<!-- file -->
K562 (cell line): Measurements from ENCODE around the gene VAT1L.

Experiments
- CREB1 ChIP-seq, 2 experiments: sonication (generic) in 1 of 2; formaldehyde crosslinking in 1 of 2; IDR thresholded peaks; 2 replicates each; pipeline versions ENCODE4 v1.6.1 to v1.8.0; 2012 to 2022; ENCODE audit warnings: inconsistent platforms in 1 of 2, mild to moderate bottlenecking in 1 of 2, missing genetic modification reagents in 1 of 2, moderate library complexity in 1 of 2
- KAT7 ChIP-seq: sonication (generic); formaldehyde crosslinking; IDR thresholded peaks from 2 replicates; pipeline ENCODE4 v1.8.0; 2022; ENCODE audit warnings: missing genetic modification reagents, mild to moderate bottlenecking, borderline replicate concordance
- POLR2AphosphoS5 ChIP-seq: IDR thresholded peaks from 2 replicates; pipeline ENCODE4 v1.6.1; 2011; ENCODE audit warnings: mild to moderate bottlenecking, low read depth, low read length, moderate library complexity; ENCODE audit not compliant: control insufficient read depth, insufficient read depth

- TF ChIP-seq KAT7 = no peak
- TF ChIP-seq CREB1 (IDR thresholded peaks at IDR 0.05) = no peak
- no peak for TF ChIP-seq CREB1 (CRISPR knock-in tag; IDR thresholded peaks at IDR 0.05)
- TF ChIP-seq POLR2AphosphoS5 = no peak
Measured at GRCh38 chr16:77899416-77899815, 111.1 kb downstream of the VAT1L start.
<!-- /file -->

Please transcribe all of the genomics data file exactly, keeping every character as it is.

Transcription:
K562 (cell line): Measurements from ENCODE around the gene VAT1L.

Experiments
- CREB1 ChIP-seq, 2 experiments: sonication (generic) in 1 of 2; formaldehyde crosslinking in 1 of 2; IDR thresholded peaks; 2 replicates each; pipeline versions ENCODE4 v1.6.1 to v1.8.0; 2012 to 2022; ENCODE audit warnings: inconsistent platforms in 1 of 2, mild to moderate bottlenecking in 1 of 2, missing genetic modification reagents in 1 of 2, moderate library complexity in 1 of 2
- KAT7 ChIP-seq: sonication (generic); formaldehyde crosslinking; IDR thresholded peaks from 2 replicates; pipeline ENCODE4 v1.8.0; 2022; ENCODE audit warnings: missing genetic modification reagents, mild to moderate bottlenecking, borderline replicate concordance
- POLR2AphosphoS5 ChIP-seq: IDR thresholded peaks from 2 replicates; pipeline ENCODE4 v1.6.1; 2011; ENCODE audit warnings: mild to moderate bottlenecking, low read depth, low read length, moderate library complexity; ENCODE audit not compliant: control insufficient read depth, insufficient read depth

- TF ChIP-seq KAT7 = no peak
- TF ChIP-seq CREB1 (IDR thresholded peaks at IDR 0.05) = no peak
- no peak for TF ChIP-seq CREB1 (CRISPR knock-in tag; IDR thresholded peaks at IDR 0.05)
- TF ChIP-seq POLR2AphosphoS5 = no peak
Measured at GRCh38 chr16:77899416-77899815, 111.1 kb downstream of the VAT1L start.